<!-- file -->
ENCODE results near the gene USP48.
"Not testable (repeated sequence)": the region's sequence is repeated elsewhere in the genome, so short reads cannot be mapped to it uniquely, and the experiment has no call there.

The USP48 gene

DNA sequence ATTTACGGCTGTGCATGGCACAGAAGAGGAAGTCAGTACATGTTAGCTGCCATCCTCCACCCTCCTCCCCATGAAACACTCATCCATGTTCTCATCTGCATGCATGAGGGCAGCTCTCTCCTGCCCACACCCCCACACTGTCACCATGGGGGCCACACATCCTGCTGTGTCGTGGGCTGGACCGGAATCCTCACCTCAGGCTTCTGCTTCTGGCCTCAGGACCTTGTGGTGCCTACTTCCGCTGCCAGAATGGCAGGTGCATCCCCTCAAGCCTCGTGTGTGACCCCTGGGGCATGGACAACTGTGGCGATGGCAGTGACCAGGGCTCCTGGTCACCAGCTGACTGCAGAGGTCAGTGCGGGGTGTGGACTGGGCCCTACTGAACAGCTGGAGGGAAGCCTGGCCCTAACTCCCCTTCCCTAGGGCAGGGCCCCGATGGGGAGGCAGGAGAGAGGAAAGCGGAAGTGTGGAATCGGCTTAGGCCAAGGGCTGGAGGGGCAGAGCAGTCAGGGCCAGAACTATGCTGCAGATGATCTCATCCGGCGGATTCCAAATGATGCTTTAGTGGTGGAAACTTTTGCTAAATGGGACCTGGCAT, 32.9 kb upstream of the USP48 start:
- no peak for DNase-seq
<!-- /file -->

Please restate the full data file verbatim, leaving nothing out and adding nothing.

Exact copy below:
ENCODE results near the gene USP48.
"Not testable (repeated sequence)": the region's sequence is repeated elsewhere in the genome, so short reads cannot be mapped to it uniquely, and the experiment has no call there.

The USP48 gene

DNA sequence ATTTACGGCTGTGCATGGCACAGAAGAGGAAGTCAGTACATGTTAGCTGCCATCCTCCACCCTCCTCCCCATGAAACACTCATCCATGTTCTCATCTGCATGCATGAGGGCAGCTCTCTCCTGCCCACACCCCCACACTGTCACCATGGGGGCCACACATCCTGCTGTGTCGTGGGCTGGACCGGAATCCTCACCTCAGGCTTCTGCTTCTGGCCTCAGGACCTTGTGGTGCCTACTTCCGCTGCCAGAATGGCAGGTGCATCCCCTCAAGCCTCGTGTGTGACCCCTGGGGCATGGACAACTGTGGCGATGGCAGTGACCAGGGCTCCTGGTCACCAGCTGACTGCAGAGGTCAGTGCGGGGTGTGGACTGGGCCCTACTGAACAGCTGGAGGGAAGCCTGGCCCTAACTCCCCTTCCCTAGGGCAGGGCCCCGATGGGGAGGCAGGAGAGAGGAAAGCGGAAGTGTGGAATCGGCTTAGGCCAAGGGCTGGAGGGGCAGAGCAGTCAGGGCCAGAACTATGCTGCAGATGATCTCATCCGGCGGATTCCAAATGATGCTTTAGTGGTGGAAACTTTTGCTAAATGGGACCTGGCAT, 32.9 kb upstream of the USP48 start:
- no peak for DNase-seq